Saturday, November 24, 2007

Testing a Hook

I too wonder what is the hook to help educators, administrators, and parents understand our changing world and the impact it is having on schools, students, and learning. Jeff Utecht, in a recent post, refers us to George Siemens’connectivism blog which also always makes me really think. I find George's posts have an amazing ability to identify and explore ideas which have been nagging at me and which I have not yet resolved with any satisfaction. His critical analysis and questioning of the status quo pushes my thinking in new directions to consider new perspectives.

Jeff's post titled, "Shift happened, what's the hook?", was a response to one of George Siemens' posts on Digital natives and immigrants. Is there a difference in our students of today? Or is it our society that is different? How do we respond to it? How do we engage others in understanding it? Jeff wondered

So I’m left thinking; what’s the hook? What is it we tell educators, administrators, parents, school boards, and community members for the reason we need to shift the way we teach? They have been part of this social shift yet they don’t understand it, or refuse to see it. Out-sourcing is part of this shift, so is in-sourcing, so is innovation, and business. We all live in this shifted society but do we understand it? Do we understand what it means not only for us but for our children?

To me, understanding seems to be a key factor. How do we help people understand? During the past month, I have been exploring ways to help parents understand. My last blog post described a Parent Math Night my school held to help parents UNDERSTAND the district's commitment to developing stronger conceptual understandings of mathematical concepts. The evening was a success based on the parents' evaluation of the evening with all parents responding that they increased their understanding conceptual mathematics as a result of the evening activities.

Another attempt on my part was the creation of a wiki, the Learning Hub, for parents and students to use and explore topics related to our classroom studies. Essentially, my decision hinged on my idea that one way to help parents understand the changing face of our world and its impact was to engage them in tools that I was using with their children in my classroom.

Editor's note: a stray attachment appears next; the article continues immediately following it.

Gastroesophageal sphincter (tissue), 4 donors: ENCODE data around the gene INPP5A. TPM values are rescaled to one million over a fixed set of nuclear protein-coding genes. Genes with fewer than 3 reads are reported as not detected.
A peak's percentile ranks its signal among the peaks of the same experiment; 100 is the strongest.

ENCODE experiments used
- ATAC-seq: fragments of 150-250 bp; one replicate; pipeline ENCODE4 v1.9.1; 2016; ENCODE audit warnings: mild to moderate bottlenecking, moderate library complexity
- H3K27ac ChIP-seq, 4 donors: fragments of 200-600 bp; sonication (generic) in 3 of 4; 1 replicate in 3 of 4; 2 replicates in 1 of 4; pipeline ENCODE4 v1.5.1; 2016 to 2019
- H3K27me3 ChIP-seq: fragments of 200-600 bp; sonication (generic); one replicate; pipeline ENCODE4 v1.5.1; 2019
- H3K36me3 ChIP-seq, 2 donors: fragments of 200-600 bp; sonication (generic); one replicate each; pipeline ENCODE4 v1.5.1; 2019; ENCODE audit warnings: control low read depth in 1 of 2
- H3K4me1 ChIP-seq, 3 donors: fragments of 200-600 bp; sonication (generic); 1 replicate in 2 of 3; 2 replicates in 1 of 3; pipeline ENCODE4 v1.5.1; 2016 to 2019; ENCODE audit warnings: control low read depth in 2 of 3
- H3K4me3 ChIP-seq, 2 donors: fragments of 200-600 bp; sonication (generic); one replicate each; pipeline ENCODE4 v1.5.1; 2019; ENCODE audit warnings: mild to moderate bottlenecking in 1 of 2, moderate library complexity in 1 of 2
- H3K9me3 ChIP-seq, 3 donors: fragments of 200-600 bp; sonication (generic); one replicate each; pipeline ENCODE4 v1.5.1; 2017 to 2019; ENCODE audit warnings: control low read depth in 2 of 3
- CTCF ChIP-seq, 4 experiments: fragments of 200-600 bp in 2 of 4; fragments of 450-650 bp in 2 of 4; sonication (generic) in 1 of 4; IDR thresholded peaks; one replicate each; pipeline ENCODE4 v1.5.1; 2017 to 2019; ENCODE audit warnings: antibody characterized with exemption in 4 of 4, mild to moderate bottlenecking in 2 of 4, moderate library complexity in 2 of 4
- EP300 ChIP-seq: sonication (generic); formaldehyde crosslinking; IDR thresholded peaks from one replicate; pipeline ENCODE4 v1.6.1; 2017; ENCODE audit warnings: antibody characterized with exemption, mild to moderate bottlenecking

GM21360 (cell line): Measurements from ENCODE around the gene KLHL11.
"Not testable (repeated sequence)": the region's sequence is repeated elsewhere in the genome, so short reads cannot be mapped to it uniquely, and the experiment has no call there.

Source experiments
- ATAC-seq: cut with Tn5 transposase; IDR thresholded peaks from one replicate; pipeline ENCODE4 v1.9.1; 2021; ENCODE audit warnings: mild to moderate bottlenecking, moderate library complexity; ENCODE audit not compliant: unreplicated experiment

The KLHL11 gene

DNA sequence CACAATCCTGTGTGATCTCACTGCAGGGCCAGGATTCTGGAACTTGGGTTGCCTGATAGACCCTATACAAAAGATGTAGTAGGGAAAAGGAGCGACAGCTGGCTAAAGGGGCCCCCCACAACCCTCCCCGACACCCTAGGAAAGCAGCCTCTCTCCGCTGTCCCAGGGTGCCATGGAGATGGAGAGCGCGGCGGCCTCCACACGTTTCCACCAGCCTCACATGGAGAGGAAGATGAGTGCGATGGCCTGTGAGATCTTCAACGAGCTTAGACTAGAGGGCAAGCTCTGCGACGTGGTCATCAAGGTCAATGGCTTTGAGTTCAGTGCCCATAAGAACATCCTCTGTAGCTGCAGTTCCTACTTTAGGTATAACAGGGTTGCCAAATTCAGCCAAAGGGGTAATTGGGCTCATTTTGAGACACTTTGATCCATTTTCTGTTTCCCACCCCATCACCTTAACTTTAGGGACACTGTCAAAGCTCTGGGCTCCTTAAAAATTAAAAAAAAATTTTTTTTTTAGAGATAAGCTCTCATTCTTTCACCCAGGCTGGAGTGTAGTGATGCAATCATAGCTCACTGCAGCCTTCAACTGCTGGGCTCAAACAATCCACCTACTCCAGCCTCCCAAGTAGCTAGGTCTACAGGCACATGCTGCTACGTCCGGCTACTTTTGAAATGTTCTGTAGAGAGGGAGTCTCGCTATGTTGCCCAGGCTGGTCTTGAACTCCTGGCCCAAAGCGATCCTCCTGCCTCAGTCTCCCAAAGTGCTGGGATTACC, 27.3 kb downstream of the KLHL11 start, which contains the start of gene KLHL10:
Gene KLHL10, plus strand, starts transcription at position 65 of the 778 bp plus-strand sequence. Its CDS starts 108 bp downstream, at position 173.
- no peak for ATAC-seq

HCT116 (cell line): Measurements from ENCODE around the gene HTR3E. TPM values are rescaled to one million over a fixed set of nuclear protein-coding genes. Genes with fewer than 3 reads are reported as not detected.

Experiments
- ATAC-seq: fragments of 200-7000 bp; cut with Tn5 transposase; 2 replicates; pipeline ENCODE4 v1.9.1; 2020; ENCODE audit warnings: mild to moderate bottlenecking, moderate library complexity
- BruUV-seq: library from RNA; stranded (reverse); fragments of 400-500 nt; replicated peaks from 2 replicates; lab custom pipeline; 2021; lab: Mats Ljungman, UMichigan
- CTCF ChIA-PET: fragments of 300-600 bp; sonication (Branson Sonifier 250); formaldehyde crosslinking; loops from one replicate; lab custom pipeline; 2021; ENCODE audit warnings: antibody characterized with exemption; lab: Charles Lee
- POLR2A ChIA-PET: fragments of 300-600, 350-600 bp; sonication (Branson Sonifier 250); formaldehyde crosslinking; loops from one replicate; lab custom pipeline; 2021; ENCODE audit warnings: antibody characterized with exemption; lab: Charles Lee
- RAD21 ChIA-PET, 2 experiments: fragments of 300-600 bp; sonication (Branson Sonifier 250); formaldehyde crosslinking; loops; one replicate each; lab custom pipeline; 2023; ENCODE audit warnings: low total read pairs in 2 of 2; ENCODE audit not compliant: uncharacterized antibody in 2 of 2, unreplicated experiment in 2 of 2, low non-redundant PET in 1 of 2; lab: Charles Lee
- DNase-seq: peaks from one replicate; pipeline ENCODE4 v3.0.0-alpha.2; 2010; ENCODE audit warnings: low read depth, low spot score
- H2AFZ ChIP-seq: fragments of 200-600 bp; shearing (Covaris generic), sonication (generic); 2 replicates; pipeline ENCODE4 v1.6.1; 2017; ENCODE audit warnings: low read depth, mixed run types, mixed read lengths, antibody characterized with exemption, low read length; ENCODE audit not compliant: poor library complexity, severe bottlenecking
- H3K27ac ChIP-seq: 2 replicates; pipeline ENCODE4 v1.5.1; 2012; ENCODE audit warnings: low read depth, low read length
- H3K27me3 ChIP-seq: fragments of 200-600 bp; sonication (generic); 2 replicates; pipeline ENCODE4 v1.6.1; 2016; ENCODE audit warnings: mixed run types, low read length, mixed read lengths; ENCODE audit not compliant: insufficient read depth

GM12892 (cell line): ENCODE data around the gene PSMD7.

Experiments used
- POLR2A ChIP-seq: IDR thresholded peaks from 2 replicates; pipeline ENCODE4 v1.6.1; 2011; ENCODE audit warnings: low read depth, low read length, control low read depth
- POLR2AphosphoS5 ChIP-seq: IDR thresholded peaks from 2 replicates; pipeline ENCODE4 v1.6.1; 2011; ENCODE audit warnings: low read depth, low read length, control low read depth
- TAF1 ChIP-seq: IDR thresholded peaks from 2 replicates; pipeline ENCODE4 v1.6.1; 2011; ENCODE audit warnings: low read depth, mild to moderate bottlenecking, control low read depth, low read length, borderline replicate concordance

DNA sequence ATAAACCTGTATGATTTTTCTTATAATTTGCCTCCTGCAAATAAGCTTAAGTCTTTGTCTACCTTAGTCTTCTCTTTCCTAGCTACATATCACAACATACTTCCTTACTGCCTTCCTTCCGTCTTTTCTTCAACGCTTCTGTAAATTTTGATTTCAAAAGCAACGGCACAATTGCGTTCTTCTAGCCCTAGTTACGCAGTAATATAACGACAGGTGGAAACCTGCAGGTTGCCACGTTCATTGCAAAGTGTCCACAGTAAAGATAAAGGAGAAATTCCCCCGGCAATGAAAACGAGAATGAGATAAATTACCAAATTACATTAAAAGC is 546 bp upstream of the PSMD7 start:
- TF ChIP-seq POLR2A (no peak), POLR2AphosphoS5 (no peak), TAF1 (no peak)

I introduced students to the Learning Hub in class explaining it's purpose and encouraging them to share it with their parents. An email, informed parents of the new opportunity to be involved in their child's learning. Created as a protected wiki, parents also received invitations to join the wiki and to participate in a fun project at home with their child. The project was a simple science experiment which was designed by students following their participation in the Technospud O.R.E.O. project developed by Jennifer Wagner. Interestingly, even though a page on the wiki was connected to a classroom project and invited parents to participate in learning with their child, less than a handful of parents accepted the invitation to join and add the results of their experiment onto the wiki. Ok, so basically they weren't interested, were too busy to do the experiment with their child at home, or perhaps they were uncomfortable with the wiki format.

I was certainly hoping for a stronger response.

What to do next? Posting student work was my next strategy. I toyed with the idea of changing the wiki to a private status, which would require parents to join as members in order to have permission to see the contents of the wiki. But, that would not make them any more likely to participate in the wiki. And what I really envisioned was an opportunity for children to learn with their parents, and for parents to be in a position to learn from their children.

I crafted my next attempt following my students' work in creating digital stories for Chris Craft's Life'Round Here global collaborative project. The students had successfully created amazing videos sharing their focused personal passions and views of life where they live. (Another post lies in waiting to share more about their videos and learning gained from the project.) But, just posting the student videos was clearly not going to be enough to engage the parents. This time I decided to ask the parents to use the Discussion tab to reflect upon the students' video. In class, students were posting their own learning reflections to their blogs in Moodle. I promoted the LearningHub discussion tab as a parent homework assignment that provided an opportunity for parents to also reflect on the students' work. In an email I sent to the parents asking them to respond to the videos. I highlighted the power of receiving comments from a real audience which significantly increases student commitment to producing quality work. Our first responses from parents are beginning to appear with parents uniformly impressed with their children's ability to produce such quality videos and fascinated that the students have learned how to create them - and marveling over the change in what students can do today compared to their own experiences.

Slowly, but surely, parents have joined our LearningHub and begun to participate in the changing educational landscape.

What should be the next strategy to further hook our parents? Any suggestions?

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1 comment:

  1. Unfortunately, I do not have any suggestions, but I love the learning hub and your work with the students. I've set up a wiki for the work with my students last year. We're developing more this year, but the going is slooooooow.